97 2. 39) Savoury snacks F (2.81 2.30 4.80 0.13 1.88 2.37 2.9 1.21 1.33* 11.5 3.45* 5.68* 3.23* 1.48 2. In addition.14* 12.24 0. Schifferstein / Appetite 50 (2008) 290–301 Table 6 Mean quality ratings of sweet snack.64 1.35 1.74 M 2.27 2.05 5.68 2.54 2.10 0.2 2. Emotion differentiation A repeated measures MANOVA was performed with Quality (3 levels) as within-participant factor.80 0. this difference seems to be smaller in the sample tasting procedure than in recalled every day life food experiences.1 Savoury snacks Sample D E F M 3.39 1. and pasta meals separately (columns 6–8).62 0.46 11.83 0.93 1.J.16 14.55 1.45 F(2.53 1.69 Sweet snacks F (2.0 0.52 2. savoury snack.98* 11.00 2.93 13.0 SD 0.32 1.00 1.51 1. 119) 10.80 1.69 1.09* 5.97* 2.99 Boredom Disappointment Dissatisfaction Disgust Unpleasant surprise Shame Contempt Fear Sadness Anger Jealousy Unpleasant emotions M ¼ 1.44* 4.04 0.75 11.32* 9.58* 11.42 2.7 1.A.11* 1.97* 8.05.8 SD 0.30 1.63* 5.05).84 0.99 1.96 11.7 1.3 0.38 0.44* 6. savoury snacks.56* 16.93* 4.59 2.31 1.64 2.74* 0.73 2.58 1.64 2.05 2.27 2.31 2.01 1.97 6. were also experienced least often in the sampletasting procedure.75 1.0 SD 0.7 2. and pasta meal samples Sweet snacks Sample A B C M 4.19 6.31 1.54 3. The amount of experienced pleasant surprise (and to a smaller degree unpleasant surprise) was relatively high in Study 2 compared to Study 1.91 1.32 1. 40) Pasta meals F (2.38 0.15* 14.35 SD 1.05 0.87 3.58 1.28* 4.18 3.34 1.78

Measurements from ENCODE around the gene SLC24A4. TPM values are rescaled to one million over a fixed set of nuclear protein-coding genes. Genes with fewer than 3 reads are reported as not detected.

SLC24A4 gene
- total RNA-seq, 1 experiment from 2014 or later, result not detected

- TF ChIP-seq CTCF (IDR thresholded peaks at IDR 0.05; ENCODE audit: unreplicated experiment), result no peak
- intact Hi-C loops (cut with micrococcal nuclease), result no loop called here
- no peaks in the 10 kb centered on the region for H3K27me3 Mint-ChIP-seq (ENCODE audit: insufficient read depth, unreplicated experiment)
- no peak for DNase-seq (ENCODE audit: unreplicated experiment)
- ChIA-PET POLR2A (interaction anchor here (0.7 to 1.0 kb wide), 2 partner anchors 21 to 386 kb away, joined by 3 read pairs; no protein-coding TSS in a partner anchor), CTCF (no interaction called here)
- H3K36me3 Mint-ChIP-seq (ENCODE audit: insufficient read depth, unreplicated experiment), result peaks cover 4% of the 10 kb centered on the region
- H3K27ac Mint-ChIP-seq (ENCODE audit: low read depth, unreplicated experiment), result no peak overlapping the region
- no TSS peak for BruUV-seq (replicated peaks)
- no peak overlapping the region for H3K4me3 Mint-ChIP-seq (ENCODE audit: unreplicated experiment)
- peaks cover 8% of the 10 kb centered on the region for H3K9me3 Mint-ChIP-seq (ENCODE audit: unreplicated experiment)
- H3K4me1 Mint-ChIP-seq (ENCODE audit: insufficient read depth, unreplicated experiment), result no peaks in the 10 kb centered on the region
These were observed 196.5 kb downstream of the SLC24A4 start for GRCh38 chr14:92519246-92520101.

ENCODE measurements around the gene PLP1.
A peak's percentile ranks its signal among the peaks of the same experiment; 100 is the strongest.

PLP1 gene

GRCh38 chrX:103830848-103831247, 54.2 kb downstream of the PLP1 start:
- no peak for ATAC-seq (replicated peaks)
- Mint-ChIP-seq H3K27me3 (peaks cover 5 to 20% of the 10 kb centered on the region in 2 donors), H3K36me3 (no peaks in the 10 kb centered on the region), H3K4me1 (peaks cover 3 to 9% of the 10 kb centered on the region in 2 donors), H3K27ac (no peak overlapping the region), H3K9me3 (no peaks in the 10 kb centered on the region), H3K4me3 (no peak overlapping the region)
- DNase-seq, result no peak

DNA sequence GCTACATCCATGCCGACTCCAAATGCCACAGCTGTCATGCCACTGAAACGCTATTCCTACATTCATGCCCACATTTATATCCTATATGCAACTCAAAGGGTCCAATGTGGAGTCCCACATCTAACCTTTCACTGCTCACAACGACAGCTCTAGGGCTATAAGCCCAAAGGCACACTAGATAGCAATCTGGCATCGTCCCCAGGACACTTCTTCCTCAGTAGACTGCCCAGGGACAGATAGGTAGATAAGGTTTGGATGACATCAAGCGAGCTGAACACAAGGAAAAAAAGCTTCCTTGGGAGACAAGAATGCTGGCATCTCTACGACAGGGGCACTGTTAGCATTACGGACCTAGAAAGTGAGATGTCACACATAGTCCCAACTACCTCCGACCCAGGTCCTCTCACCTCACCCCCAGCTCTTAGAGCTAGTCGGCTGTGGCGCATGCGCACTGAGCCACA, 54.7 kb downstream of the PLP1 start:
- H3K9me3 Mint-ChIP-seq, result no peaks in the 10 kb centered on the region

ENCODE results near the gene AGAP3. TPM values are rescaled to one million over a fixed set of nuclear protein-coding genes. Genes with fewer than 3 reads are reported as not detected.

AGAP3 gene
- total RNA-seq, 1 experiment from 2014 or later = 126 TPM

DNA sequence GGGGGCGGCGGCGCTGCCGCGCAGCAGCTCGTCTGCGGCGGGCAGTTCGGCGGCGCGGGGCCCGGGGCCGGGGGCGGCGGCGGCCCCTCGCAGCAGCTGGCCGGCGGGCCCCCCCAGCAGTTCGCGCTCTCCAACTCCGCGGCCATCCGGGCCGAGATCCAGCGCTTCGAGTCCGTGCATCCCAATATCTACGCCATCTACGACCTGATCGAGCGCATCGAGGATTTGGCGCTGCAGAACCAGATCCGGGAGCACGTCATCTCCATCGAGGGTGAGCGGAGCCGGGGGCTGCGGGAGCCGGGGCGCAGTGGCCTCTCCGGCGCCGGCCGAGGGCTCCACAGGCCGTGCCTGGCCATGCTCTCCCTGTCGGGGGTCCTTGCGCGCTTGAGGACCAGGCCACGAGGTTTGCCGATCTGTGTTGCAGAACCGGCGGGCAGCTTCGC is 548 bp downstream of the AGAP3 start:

The results in Table 7 largely conﬁrm the ﬁndings of Study 1.40 1.37 2. and jealousy.78 2.73* 1. and pasta meals Pleasant emotions M ¼ 2.52 2.80 2.18* 1.76* 7.35 1.35 M Satisfaction Enjoyment Desire Amusement Love Stimulation Pleasant surprise Relief Admiration Hope Pride 2.60 1.20* 4.30* 9.2 1. enjoyment.75 2.88 0.81 1. The means of disappointment and dissatisfaction are signiﬁcantly higher than the mean of pride.67* 4.82* 1.85 1.89* 0.12 0.60 2. Apparently.36 1. In addition.21 0.14* 21.34 2.01* 10.22* 21. H.85 0.58 2. Similarly.25 1. In both studies pleasant emotions were found to be experienced more often than unpleasant ones.97 2. not all pleasant emotions were experienced more often than all unpleasant ones. the emotions satisfaction.32 1. and admiration (two-tailed paired t-test.91 2.53 20.15* 6.